Of course, it’s simplistic to say that all Islamist parties and movements are the same and that they inevitably threaten the United States (and our ally, Israel). A number of Islamist political parties, movements, and leaders in the Arab world have been evolving toward greater pragmatism and acceptance of nonviolence, pluralism, and constitutionalism. For the first time, it is possible to envision Arab Muslim democratic parties, built on something like the model of the Christian Democratic parties of Europe, inspired by religious faith and values but not seeking to impose religious law or doctrine on their society. In the Middle East, the ruling Justice and Development Party (AKP) in Turkey has been the harbinger of this transformation.
The challenge now, politically and intellectually, is to test the more moderate Islamist political formations and to press them–as Carnegie Endowment for International Peace scholars Amr Hamzawy, Marina Ottaway, and Nathan Brown have urged–to clarify where they stand on ambiguous issues like the weight and imperative of sharia (Islamic law), peace with Israel, tolerance for non-Islamist policies and parties, and the rights of women and religious minorities. This can only be done through serious and sustained dialogue: between Islamists and the state, Islamists and other nonstate political groups, and–yes–Islamists and the United States. In that dialogue, Islamists must, in the words of Hamzawy, Ottaway, and Brown, accept “the civil nature of the political system,” that it “will work through rather than around constitutional and democratic procedures.” Islamists must separate their political parties from religious authorities and more fully commit to pluralistic principles of tolerance for dissent (including within their own parties) and equal rights for women and Christians. In return, the West must make clear that it will acknowledge the legitimacy of governments led by Islamist parties if those parties respect democratic procedures, social and political pluralism, regional peace, and the rule of law. If they do not commit to democratic rules, then they should not expect Western support for their inclusion or a benign Western attitude toward their rule.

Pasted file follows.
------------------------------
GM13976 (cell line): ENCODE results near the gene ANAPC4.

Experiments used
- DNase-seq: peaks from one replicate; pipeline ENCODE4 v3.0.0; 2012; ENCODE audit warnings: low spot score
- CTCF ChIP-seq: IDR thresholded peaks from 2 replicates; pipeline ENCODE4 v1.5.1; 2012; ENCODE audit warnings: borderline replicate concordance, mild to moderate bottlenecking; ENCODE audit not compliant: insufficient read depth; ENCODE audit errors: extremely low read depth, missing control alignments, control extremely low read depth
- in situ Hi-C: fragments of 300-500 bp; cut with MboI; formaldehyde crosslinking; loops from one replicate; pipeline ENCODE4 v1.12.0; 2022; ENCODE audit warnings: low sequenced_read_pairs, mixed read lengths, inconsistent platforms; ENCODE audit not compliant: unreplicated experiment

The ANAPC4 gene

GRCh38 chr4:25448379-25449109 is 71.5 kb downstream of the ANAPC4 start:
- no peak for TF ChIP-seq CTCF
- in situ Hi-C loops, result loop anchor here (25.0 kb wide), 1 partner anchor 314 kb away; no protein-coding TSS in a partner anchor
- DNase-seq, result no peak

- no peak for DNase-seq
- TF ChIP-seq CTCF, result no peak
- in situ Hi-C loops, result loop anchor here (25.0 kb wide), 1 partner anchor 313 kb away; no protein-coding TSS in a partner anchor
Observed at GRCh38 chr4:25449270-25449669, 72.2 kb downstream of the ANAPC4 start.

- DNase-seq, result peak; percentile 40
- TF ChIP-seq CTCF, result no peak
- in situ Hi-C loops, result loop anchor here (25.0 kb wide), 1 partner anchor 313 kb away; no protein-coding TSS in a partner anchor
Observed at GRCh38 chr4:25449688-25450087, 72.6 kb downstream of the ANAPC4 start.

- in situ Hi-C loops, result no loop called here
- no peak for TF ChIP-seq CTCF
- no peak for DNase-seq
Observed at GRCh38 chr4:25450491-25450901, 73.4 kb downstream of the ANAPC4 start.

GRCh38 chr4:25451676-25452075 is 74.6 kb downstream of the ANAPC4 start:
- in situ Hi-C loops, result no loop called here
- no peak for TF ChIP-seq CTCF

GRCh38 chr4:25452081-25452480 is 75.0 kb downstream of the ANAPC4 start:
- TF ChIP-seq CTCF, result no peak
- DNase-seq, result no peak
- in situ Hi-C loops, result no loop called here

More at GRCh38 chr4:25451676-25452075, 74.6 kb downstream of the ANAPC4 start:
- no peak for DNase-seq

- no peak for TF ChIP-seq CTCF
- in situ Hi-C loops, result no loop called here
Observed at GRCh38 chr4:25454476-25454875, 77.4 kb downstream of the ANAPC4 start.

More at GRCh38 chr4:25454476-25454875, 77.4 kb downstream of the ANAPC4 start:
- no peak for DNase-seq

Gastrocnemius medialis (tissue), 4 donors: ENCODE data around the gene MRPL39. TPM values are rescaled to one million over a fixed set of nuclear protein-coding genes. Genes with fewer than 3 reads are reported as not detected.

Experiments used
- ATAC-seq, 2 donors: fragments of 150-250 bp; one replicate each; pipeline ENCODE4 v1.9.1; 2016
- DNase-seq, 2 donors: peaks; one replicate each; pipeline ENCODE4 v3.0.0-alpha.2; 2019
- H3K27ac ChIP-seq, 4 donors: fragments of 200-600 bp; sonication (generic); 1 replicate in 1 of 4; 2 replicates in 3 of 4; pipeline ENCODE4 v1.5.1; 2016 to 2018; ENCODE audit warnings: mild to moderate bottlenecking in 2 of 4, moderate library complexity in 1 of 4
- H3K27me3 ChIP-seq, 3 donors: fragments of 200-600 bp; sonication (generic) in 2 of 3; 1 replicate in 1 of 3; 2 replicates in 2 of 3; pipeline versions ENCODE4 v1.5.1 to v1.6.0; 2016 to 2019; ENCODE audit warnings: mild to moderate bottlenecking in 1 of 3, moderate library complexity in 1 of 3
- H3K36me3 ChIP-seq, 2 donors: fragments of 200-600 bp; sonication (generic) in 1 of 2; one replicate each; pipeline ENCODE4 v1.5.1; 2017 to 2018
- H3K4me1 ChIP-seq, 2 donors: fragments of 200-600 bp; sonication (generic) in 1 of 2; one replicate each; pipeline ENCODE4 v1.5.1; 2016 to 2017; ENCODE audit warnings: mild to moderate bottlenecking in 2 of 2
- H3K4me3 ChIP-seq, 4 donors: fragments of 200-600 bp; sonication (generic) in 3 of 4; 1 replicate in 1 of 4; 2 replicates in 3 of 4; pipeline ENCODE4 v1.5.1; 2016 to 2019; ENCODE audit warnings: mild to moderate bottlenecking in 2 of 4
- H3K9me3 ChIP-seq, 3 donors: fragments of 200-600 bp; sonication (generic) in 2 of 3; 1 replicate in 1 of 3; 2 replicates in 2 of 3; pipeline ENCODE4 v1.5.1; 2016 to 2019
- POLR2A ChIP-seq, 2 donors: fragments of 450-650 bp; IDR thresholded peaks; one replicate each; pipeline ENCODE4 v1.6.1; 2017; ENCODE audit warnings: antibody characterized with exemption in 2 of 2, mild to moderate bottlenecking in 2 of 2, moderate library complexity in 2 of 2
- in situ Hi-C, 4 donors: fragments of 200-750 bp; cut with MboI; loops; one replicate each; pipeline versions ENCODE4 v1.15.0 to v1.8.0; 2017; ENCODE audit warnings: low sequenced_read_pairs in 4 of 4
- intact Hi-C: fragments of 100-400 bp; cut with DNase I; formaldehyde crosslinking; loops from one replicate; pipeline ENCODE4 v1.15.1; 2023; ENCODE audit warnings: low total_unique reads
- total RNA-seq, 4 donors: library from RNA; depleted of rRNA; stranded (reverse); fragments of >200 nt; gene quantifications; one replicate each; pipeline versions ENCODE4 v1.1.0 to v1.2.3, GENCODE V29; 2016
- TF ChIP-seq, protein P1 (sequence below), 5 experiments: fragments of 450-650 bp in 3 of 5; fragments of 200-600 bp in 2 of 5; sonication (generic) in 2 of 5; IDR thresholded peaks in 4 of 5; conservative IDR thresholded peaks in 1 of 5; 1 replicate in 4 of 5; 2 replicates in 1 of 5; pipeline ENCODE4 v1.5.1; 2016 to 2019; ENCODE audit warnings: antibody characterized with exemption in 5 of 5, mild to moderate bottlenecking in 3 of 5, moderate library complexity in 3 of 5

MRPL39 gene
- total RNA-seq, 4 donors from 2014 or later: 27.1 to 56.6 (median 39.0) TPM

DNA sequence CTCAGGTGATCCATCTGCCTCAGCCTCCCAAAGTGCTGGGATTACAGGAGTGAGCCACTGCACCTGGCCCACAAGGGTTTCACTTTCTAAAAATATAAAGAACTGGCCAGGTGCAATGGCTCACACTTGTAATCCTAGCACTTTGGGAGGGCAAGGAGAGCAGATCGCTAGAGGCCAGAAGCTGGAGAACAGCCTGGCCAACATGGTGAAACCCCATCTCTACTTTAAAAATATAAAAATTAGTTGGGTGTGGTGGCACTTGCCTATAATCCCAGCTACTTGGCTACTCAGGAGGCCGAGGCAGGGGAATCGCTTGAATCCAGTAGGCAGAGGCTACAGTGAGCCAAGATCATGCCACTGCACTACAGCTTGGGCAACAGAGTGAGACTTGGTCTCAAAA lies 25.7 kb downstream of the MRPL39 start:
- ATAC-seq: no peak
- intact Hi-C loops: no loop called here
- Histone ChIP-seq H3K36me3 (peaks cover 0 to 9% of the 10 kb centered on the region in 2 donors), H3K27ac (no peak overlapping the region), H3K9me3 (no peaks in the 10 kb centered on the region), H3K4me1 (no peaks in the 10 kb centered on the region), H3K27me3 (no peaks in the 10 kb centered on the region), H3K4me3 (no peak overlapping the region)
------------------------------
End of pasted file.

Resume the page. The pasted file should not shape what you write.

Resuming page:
We also must rethink the possible parameters of political transition. Opening up power does not necessarily require giving up all power. Creative strategies of transition are needed. In Turkey, the military and the constitutional court have retained power to restrain what the Islamists can do to reverse the country’s historic secularism. In Thailand, the monarchy has had significant informal power as a check on elected governments. Both of these checks diminish democracy–and at times have been utilized to topple democracy–but this type of constraint can be a useful crutch, enabling politically crippled Arab establishments to hobble out of the current stalemate. Initially, this would be less than full democracy, but it could build up the mutual trust and restraint that would enable democracy eventually to take hold in the Arab world.